National Nut Day

Did you know that National Nut Day was last week?  If you or your child is allergic to nuts, you know how frightening a reaction can be. Though some people may react only mildly (with hives, asthma, a tingling sensation in the mouth, gastrointestinal upset), many react with full-blown anaphylaxis. They may stop breathing or pass out or experience a massive drop in blood pressure.


Peanuts tend to produce some of the most severe reactions, but it should be noted that peanuts aren’t actually nuts. They are legumes that have a very similar chemical composition to tree nuts (like walnuts, cashews, macadamias, etc.)

With this being National Nut Day, it’s worth noting that nut/peanut allergies are on the rise. In fact, here in the U.S., peanut allergies tripled between 1997 and 2008. While no one knows exactly why, doctors are hard at work trying to figure out a solution.

A number of studies are underway to desensitize people to peanuts using allergy immunotherapy. With immunotherapy, the body is exposed to traces of peanut proteins until it gradually learns to accept them and stop overreacting to them in ways that lead to troubling symptoms. In these studies, the peanut proteins are ingested (oral immunotherapy) or mixed into a liquid saline solution and dissolved under the tongue (sublingual immunotherapy).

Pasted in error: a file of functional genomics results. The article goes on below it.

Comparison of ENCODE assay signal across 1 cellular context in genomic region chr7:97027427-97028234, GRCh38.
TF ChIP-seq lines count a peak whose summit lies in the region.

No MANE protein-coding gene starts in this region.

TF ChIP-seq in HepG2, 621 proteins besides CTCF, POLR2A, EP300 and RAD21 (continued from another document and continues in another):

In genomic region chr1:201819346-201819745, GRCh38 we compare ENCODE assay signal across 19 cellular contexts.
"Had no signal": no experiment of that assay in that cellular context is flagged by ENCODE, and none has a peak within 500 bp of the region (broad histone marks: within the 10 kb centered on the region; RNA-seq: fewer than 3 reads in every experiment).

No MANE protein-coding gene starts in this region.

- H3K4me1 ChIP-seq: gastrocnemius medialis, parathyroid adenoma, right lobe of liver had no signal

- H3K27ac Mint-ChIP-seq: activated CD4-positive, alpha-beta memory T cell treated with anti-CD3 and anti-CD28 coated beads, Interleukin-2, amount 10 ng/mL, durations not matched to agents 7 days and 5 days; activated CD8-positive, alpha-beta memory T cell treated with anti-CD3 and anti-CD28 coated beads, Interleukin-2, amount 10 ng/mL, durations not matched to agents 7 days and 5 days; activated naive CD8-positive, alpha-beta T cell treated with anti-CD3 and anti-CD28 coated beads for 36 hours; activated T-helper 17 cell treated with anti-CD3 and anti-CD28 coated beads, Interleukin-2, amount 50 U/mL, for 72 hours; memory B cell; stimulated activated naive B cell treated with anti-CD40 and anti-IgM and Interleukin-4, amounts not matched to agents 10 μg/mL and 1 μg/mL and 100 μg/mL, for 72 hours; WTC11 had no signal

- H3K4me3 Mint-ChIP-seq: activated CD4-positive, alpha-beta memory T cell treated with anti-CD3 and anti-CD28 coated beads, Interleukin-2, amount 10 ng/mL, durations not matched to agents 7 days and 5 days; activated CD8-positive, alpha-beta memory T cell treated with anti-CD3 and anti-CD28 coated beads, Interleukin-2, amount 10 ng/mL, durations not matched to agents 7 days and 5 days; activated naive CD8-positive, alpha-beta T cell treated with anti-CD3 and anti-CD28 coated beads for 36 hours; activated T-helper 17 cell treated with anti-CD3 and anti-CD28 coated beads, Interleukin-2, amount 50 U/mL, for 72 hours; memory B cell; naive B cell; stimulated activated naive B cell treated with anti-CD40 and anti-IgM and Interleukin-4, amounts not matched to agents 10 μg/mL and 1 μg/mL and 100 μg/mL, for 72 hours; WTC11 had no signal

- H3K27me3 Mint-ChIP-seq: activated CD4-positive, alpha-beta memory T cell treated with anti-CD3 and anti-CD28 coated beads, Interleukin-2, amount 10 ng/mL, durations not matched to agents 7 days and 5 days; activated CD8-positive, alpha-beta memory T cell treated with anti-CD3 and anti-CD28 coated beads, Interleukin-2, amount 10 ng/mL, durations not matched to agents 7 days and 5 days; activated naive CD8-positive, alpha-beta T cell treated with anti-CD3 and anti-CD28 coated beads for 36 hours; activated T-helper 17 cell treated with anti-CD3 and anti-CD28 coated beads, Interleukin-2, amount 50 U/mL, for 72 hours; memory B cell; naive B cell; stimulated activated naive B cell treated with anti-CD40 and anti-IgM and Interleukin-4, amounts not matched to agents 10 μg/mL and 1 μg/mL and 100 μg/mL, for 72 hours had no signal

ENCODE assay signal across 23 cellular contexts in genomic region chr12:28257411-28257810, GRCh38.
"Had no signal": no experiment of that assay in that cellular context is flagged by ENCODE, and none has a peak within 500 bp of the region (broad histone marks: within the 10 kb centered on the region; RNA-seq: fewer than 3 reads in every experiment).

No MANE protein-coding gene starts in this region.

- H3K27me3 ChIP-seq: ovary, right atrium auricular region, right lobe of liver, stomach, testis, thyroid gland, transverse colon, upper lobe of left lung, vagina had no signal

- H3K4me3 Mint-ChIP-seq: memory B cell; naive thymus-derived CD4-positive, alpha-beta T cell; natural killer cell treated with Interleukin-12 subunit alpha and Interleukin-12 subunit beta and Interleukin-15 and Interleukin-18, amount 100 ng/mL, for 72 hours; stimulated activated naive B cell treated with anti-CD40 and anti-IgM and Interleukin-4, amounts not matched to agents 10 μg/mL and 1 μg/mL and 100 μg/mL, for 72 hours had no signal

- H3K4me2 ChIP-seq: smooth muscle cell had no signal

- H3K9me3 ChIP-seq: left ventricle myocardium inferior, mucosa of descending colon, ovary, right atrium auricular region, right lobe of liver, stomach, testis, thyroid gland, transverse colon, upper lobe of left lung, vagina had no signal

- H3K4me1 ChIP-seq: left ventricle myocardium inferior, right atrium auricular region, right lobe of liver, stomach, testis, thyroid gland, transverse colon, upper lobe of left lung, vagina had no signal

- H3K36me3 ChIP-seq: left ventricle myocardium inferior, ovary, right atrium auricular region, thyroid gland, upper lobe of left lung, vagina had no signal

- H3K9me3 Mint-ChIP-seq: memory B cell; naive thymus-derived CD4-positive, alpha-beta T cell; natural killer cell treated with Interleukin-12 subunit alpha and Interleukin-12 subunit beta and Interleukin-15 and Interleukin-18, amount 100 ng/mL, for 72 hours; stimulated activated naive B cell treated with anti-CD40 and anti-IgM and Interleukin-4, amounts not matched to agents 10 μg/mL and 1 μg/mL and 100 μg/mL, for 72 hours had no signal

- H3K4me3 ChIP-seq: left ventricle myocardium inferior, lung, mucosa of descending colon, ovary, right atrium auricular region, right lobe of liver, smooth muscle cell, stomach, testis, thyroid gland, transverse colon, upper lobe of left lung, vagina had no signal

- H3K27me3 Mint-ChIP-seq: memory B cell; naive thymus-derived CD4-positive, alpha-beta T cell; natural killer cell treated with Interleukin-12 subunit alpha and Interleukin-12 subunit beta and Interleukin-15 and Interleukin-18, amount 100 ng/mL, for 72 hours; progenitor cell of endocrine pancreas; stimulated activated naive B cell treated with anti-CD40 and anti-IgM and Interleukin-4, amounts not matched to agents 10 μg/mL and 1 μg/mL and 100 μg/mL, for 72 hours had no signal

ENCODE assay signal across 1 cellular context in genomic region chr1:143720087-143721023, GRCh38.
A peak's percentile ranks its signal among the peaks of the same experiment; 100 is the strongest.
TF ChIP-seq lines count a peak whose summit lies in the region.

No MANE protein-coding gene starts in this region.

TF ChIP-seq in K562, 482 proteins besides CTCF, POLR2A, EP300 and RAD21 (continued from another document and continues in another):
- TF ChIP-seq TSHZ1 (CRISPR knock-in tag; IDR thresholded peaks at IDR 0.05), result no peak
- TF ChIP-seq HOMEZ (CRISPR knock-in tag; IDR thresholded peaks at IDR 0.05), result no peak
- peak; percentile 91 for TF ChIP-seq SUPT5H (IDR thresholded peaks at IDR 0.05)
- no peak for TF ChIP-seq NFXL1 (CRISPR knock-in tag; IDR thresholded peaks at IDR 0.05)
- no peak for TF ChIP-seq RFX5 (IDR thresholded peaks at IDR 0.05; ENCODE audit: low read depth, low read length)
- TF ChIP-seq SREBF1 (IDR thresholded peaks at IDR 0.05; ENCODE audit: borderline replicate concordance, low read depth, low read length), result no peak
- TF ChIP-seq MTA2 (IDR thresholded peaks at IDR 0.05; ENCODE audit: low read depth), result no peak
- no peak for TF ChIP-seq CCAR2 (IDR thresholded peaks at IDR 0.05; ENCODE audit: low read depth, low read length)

AllergyEasy does not yet offer treatment for peanut allergies, but they do offer sublingual immunotherapy for a variety of fruits and vegetables, rice, wheat, soy, eggs, milk, etc.

Finally, there’s hope beyond simply avoiding allergy-causing foods!

About The Author

Stuart H. Agren, M.D.

Stuart H. Agren, M.D. completed his undergraduate studies at the University of Utah and went on to earn his Doctor of Medicine from Tulane University School of Medicine in 1974. He completed additional training at L.D.S. Hospital in Salt Lake City, Utah and then established his private medical practice starting in 1975. Dr. Agren completed a mini-residency in Industrial Medicine at the Robert Johnson School of Medicine at Rutgers University and also completed training to become a certified Medical Review Officer.

Dr. Agren was the Medical Director at TRW and McDonnell Douglas in Mesa, Arizona and at Stauffer Chemical and Kennecott Copper in Salt Lake City, Utah. He also served as an adjunct faculty member at Arizona State University.

In his private medical practice, Dr. Agren specialized in family practice and allergy. In his work as a private practice allergist, he was one of the first doctors in the country to prescribe sublingual immunotherapy to his patients as an alternative to subcutaneous immunotherapy (allergy shots). He has also been a trailblazer in the field of food allergy treatment and research, developing a program to treat multiple food allergies simultaneously using sublingual immunotherapy. Dr. Agren has been featured on local CBS, NBC, and ABC news affiliates and won the peer-nominated “Top Doc” award from Phoenix Magazine.

After 20 years in private practice, Dr. Agren became the Founder and President of AllergyEasy, which helps primary care physicians around the country offer allergy testing and sublingual immunotherapy treatment to their patients. Over 200 physicians in over 32 states use the AllergyEasy program to help their patients overcome environmental and food allergies and asthma.